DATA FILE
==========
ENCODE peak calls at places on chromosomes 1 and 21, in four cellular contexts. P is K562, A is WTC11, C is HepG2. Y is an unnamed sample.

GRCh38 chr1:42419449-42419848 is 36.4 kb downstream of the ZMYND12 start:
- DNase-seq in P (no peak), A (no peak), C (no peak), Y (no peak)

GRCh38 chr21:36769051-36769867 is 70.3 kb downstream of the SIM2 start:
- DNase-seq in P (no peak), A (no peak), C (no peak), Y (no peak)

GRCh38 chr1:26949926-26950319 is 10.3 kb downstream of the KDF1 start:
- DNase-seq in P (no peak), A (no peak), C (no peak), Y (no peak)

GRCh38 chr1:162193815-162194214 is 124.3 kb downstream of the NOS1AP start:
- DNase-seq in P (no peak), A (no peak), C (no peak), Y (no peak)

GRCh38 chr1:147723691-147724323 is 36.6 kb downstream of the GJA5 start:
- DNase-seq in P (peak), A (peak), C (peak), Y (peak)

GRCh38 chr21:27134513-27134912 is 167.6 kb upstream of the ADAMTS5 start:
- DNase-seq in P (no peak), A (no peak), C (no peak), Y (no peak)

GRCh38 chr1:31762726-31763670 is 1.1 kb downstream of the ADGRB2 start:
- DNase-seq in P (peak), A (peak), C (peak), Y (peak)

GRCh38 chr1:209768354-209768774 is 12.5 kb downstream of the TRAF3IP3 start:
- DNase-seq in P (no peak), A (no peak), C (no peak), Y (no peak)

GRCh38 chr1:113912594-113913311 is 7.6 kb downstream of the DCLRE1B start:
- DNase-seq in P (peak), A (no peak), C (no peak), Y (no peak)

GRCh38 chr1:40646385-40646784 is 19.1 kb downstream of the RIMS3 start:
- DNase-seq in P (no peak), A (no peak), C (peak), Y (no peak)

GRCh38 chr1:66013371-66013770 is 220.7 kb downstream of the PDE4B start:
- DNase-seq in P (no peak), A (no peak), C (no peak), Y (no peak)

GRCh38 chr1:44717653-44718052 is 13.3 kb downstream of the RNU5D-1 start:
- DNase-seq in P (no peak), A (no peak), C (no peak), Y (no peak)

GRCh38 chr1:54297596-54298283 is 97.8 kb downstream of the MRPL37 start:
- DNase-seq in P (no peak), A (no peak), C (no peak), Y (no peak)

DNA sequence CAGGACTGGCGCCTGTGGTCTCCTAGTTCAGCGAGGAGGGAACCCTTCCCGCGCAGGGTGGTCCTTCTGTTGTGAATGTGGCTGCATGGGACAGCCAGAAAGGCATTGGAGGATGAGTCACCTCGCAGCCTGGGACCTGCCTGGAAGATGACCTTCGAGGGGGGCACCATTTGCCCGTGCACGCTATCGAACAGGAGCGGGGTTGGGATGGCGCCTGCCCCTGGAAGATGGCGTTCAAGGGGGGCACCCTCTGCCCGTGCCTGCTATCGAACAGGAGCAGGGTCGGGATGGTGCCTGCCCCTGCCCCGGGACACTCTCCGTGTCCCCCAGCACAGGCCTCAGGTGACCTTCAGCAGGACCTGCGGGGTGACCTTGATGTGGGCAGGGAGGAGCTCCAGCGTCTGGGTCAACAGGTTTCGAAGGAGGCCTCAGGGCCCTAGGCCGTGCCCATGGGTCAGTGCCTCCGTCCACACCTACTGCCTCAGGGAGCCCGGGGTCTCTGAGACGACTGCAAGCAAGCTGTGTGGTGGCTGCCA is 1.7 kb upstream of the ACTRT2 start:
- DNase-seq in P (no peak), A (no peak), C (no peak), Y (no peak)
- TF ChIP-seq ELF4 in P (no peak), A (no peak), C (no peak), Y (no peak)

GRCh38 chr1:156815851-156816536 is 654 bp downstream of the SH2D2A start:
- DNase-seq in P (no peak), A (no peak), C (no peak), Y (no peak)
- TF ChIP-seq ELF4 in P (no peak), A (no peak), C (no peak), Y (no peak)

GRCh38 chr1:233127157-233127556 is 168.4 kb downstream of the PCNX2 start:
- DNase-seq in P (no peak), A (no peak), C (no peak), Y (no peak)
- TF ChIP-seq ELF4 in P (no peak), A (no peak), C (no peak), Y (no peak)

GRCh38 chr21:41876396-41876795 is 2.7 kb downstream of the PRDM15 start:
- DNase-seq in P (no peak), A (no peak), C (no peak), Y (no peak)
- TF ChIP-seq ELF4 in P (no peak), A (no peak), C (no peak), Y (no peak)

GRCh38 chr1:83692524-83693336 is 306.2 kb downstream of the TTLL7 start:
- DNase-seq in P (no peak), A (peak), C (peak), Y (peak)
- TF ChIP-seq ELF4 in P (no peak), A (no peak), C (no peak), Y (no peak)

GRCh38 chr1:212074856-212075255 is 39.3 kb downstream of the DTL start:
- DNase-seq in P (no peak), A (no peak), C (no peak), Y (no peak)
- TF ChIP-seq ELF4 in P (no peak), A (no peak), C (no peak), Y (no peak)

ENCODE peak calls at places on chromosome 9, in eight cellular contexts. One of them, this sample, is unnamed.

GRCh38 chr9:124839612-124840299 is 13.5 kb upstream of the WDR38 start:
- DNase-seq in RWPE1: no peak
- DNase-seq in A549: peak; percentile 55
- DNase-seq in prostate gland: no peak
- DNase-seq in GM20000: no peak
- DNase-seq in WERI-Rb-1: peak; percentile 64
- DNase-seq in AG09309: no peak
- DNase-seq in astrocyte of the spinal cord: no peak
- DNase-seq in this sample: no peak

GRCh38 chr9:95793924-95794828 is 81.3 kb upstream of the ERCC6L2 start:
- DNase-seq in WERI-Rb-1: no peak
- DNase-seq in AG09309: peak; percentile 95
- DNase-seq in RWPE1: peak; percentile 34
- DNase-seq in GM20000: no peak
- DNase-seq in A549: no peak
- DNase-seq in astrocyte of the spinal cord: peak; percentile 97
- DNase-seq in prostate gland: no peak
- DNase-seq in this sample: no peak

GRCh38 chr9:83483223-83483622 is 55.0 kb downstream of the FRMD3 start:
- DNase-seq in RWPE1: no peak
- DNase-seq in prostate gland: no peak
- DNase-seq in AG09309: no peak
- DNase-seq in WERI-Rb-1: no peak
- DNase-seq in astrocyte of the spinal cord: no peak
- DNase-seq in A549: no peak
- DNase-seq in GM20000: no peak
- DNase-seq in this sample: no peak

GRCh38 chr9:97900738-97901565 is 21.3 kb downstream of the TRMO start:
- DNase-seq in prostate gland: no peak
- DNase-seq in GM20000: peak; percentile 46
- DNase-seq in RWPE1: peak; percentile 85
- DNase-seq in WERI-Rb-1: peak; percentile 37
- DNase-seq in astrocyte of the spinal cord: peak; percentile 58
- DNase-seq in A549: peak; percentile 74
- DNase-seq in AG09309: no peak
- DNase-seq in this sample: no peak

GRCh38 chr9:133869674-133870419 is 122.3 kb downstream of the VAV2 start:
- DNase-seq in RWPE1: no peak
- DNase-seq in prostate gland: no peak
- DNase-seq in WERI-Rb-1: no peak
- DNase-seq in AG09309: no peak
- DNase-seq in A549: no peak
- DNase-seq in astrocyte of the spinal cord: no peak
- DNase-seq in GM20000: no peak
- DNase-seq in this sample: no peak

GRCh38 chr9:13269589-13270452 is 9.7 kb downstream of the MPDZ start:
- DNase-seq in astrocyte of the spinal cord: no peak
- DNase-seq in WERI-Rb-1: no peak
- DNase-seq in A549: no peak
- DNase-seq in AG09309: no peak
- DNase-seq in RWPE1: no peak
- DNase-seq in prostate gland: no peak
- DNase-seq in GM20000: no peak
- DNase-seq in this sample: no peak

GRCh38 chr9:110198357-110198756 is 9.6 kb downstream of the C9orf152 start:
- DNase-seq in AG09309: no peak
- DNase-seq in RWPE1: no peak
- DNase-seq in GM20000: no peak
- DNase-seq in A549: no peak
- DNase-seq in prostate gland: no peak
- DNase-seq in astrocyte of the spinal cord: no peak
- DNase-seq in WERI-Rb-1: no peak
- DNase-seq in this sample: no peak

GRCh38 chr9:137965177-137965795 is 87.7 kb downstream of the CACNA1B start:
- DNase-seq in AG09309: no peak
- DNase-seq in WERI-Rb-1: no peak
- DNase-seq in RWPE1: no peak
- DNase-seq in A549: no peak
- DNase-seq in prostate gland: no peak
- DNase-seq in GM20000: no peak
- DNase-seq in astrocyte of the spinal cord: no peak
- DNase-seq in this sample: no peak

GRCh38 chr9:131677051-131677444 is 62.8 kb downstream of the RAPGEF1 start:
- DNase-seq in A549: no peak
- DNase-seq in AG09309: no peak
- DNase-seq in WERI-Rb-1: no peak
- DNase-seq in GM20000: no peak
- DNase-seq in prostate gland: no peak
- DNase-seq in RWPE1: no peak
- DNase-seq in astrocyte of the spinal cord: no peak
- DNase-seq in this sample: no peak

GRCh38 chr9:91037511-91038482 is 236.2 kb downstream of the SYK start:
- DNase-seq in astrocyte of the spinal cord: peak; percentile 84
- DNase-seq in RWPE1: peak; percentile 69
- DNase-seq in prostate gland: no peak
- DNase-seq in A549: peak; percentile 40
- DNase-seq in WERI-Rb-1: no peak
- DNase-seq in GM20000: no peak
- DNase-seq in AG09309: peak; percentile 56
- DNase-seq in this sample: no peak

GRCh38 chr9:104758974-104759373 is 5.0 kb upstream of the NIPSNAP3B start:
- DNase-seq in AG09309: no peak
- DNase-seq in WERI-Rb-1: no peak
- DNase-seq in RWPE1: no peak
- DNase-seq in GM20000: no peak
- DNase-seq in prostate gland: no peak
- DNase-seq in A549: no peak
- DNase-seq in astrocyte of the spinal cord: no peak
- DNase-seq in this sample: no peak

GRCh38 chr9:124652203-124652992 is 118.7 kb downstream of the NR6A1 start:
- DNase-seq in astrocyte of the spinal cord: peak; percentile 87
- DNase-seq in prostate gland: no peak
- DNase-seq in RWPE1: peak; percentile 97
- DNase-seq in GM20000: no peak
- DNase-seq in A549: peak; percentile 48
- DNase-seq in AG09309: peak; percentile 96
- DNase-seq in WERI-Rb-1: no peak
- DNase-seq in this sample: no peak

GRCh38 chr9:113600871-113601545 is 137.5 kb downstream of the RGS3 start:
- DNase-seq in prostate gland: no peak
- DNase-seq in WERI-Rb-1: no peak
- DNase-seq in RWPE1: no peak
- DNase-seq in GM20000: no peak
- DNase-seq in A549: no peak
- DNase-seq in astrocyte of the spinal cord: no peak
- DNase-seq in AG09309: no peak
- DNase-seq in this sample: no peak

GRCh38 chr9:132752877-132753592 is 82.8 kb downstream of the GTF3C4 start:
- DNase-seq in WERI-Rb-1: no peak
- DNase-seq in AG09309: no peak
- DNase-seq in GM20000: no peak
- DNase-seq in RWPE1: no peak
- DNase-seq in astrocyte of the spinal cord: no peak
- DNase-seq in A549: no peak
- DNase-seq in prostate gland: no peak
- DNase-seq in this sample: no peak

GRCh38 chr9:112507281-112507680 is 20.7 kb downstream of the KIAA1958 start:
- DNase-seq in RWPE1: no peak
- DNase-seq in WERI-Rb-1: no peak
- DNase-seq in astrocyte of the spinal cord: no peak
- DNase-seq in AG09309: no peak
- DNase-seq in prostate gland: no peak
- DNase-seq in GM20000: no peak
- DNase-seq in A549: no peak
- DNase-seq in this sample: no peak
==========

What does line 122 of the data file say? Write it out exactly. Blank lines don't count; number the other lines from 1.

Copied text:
- DNase-seq in WERI-Rb-1: no peak